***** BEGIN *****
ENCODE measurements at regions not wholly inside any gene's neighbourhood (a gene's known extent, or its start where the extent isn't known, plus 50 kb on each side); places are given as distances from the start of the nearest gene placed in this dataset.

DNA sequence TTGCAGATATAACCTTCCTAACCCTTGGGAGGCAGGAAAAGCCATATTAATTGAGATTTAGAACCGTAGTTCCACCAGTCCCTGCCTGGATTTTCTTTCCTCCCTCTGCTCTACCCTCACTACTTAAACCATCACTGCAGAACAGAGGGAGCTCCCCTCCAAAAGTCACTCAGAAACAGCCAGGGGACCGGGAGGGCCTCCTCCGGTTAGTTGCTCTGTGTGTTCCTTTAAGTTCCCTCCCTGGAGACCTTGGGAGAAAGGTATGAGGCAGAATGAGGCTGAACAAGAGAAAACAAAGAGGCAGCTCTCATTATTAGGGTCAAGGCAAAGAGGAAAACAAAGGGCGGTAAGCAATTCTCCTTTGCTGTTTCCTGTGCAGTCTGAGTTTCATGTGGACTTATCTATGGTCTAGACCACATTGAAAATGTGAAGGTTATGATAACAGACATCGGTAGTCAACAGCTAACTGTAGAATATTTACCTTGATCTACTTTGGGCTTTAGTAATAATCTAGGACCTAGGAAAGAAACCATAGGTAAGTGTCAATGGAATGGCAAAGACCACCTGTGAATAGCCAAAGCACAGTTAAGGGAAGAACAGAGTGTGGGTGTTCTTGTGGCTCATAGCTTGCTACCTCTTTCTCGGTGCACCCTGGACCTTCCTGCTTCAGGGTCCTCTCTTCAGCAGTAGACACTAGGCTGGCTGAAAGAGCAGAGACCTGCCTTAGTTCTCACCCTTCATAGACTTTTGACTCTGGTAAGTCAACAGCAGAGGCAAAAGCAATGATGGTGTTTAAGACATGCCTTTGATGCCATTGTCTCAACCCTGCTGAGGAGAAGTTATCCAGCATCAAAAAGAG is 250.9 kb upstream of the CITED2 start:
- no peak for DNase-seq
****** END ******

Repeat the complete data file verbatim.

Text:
ENCODE measurements at regions not wholly inside any gene's neighbourhood (a gene's known extent, or its start where the extent isn't known, plus 50 kb on each side); places are given as distances from the start of the nearest gene placed in this dataset.

DNA sequence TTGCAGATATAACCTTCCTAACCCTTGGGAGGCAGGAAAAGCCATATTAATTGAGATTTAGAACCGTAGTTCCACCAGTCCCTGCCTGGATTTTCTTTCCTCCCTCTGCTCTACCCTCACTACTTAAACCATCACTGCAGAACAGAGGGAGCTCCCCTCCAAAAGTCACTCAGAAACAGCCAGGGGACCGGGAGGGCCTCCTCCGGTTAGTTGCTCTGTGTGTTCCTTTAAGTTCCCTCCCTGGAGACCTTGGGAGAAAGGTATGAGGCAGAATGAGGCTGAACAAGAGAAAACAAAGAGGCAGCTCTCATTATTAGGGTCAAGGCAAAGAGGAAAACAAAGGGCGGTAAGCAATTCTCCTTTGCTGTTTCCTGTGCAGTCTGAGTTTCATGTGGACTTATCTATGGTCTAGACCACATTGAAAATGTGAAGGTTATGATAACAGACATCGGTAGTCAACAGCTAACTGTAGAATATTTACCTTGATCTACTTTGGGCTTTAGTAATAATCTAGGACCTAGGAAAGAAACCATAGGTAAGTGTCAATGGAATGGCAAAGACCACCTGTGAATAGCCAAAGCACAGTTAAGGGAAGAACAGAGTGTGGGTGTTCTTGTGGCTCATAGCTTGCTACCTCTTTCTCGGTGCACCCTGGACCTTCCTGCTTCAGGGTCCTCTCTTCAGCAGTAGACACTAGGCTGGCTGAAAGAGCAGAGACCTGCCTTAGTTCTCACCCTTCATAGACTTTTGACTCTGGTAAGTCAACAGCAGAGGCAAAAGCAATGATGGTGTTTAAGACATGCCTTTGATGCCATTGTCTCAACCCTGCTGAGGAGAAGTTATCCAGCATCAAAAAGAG is 250.9 kb upstream of the CITED2 start:
- no peak for DNase-seq